After writing my blog article about the imminent forced migration of Firefox sync 1.1 to 1.5, I did receive a few emails, so here's a followup.

The first Email I received from Richard Newman, Staff Software Engineer at the Mozilla Corporation. Richard pointed out that it actually is possible to self-host the sync server and the authentication server. He also emphasized that NSA or other agencies would not have access to the sync'ed data due to it's end-to-end encryption. Right in the next sentence, he says "Mozilla can't decrypt that data without phishing you[...]" which is an interesting statement as intelligence agencies are known to (spear-)phish.

The second email from Nicholas Alexander, also Mozilla employee, also points out the availability for self-hosting and states "It's complicated because Mozilla is trying to run an extensible service for 100 million users!". Additionally, Nicholas writes "An ambitious OwnCloud and Firefox add-on developer could arrange to simplify the FxA stack for self-hosters.  It's a reflection of how little value that project has that it hasn't happened yet."

He confirms that "[...]Mozilla is trying to compete with Google, Apple, and Facebook." and states "The big identity and sync systems are extremely popular *because they provide a huge amount of user value*." Then he most interestingly writes "You are looking at a system explicitly designed to protect the privacy of hundreds of millions of users and saying it's not good enough.  A tiny fraction of those millions will self-host.  We can protect the privacy of the many by competing with Google, Apple, and Facebook, or we can protect the privacy of a tiny population by focusing on self-hosting.  For me, that choice is clear: we are market driven and must go to where our users are."

Self-hosting?

First of all, yes, it's true, there meanwhile is a possibility to self-host which I overlooked. However, what the Mozilla employees call "complicated", I call "next to unusable".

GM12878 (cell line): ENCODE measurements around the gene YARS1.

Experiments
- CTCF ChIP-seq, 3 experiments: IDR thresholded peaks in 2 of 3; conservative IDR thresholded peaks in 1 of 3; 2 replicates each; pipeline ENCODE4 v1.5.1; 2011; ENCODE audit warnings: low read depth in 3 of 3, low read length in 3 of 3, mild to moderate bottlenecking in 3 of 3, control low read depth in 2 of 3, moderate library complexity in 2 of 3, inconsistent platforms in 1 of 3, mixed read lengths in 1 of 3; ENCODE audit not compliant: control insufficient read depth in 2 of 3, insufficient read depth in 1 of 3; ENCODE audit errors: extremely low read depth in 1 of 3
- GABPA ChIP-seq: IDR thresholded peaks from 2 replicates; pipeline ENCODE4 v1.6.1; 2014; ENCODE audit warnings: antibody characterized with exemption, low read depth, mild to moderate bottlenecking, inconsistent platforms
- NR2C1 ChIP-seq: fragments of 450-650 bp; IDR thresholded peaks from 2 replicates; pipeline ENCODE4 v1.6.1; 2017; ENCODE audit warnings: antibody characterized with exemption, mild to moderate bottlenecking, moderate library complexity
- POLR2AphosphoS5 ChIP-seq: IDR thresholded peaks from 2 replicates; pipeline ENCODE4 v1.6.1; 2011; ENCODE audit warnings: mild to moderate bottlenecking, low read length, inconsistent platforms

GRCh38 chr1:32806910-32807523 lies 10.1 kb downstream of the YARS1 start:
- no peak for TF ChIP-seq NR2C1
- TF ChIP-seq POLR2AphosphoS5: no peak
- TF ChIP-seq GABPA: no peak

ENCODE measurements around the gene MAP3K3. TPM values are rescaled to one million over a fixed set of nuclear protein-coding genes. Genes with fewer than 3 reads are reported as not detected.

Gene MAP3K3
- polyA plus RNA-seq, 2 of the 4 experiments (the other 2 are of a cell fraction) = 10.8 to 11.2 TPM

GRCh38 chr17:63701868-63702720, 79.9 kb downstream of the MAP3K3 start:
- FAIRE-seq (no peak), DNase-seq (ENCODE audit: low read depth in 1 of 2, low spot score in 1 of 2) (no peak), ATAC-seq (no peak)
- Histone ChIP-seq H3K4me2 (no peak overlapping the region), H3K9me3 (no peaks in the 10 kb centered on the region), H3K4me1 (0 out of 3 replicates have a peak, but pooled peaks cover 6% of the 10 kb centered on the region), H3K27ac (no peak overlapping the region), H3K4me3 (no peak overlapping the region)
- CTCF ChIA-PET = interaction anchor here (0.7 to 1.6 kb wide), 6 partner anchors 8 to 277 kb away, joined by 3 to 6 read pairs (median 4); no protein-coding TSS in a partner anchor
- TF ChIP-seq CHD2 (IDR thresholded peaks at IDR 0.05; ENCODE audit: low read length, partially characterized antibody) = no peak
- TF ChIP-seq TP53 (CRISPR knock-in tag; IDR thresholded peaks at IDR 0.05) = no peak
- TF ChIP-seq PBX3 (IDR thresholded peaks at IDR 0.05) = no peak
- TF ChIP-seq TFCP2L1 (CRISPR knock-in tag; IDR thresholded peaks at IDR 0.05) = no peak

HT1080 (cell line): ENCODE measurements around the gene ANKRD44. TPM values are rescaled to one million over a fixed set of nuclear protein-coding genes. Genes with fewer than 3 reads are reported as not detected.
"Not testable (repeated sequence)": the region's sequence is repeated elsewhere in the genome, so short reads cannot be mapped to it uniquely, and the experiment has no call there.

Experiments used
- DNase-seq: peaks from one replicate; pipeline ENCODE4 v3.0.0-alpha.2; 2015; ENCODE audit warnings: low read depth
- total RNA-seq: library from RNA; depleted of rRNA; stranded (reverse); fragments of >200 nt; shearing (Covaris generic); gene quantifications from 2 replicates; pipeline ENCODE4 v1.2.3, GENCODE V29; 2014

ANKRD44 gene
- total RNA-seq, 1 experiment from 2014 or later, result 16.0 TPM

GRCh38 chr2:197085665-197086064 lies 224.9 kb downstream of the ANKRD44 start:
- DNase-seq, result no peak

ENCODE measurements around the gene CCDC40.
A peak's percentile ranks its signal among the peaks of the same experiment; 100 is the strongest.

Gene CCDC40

While the sync server component is fairly easy to install for an experienced admin, it still relies on the Mozilla authentication servers by default. Setting up your own authentication servers is also possible and also fairly straightforward, however, using self-hosted sync server and self-hosted auth server together is not documented.

The user configuration is the tricky part. As Firefox does not feature any option to choose self-hosted account- and sync servers in it's GUI, the users have to go to about:config and start tweaking configuration options. And quite a few of those - for the sync server as well as for the auth server.

This is a major issue because while it again is easy enough for the tech-savy individual, it doesn't scale - much less in an environment of mixed user skills. I don't want to be the sysadmin in a company with hundreds or maybe a university with tenths of thousands of users who has to migrate all of those.

Value?

Nicholas wrote "The big identity and sync systems are extremely popular *because they provide a huge amount of user value*." That is a statement that I can't help but doubt. I'd rather say, the systems are heavily used, simply because they are easily available and - in many if not most cases - activated by default (see e.g. Android browser sync with Google account).